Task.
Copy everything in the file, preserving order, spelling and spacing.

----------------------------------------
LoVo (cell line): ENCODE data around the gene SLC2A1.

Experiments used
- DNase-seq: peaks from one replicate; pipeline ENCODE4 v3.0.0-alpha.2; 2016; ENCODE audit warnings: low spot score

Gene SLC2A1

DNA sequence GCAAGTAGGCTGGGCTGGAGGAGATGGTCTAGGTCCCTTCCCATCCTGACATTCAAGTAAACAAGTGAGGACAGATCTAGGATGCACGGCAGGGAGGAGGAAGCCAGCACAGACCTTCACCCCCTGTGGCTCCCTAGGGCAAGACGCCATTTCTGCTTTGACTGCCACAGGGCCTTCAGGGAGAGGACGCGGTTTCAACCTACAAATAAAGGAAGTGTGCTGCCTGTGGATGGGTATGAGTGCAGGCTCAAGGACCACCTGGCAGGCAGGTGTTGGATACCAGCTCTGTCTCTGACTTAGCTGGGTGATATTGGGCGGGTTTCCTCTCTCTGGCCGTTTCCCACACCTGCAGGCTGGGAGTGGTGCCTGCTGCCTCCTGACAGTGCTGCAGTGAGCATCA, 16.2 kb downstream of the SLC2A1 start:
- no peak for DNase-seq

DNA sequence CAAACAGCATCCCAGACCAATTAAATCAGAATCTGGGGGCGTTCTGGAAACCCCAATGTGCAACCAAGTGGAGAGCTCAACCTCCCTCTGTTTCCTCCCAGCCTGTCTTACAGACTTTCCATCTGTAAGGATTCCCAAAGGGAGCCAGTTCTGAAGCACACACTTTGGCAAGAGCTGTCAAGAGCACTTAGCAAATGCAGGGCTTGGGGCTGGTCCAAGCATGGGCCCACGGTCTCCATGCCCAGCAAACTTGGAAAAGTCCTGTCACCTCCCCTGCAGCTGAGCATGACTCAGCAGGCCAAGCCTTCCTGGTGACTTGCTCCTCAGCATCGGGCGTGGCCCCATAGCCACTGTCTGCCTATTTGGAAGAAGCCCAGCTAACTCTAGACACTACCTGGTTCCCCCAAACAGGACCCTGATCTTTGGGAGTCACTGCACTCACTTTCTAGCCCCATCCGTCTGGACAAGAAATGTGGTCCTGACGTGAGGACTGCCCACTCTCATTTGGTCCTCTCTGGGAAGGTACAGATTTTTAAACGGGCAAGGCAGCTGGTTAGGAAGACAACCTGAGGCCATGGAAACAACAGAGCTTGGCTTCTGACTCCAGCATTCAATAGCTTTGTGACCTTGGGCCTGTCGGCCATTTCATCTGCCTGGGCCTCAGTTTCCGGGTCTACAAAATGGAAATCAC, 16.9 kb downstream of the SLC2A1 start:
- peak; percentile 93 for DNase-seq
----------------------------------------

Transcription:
LoVo (cell line): ENCODE data around the gene SLC2A1.

Experiments used
- DNase-seq: peaks from one replicate; pipeline ENCODE4 v3.0.0-alpha.2; 2016; ENCODE audit warnings: low spot score

Gene SLC2A1

DNA sequence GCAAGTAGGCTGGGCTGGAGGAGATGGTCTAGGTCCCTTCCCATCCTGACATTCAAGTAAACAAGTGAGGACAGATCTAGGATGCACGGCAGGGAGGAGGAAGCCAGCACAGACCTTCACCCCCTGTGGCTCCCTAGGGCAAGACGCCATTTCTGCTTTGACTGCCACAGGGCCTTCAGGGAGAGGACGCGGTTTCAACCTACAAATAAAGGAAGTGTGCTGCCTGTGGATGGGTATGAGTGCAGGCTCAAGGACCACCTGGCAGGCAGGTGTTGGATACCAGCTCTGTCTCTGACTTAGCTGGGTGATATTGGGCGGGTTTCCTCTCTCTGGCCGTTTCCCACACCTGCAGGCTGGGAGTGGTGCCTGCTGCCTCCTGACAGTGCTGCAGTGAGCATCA, 16.2 kb downstream of the SLC2A1 start:
- no peak for DNase-seq

DNA sequence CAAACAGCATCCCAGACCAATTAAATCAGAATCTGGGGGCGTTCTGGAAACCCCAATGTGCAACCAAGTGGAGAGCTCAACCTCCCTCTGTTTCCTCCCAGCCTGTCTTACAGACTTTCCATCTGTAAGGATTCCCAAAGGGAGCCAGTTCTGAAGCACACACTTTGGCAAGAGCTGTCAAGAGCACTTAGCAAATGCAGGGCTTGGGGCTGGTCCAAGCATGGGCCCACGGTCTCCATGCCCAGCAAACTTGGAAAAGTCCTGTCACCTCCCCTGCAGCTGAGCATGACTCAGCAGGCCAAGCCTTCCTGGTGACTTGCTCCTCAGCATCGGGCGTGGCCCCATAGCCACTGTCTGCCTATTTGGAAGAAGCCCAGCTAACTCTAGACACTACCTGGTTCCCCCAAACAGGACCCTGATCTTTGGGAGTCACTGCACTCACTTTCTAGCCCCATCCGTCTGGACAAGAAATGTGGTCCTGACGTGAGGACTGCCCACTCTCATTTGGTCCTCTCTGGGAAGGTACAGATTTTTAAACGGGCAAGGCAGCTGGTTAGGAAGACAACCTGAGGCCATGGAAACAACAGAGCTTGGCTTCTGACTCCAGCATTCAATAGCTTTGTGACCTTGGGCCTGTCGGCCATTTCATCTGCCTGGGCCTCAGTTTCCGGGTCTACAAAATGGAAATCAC, 16.9 kb downstream of the SLC2A1 start:
- peak; percentile 93 for DNase-seq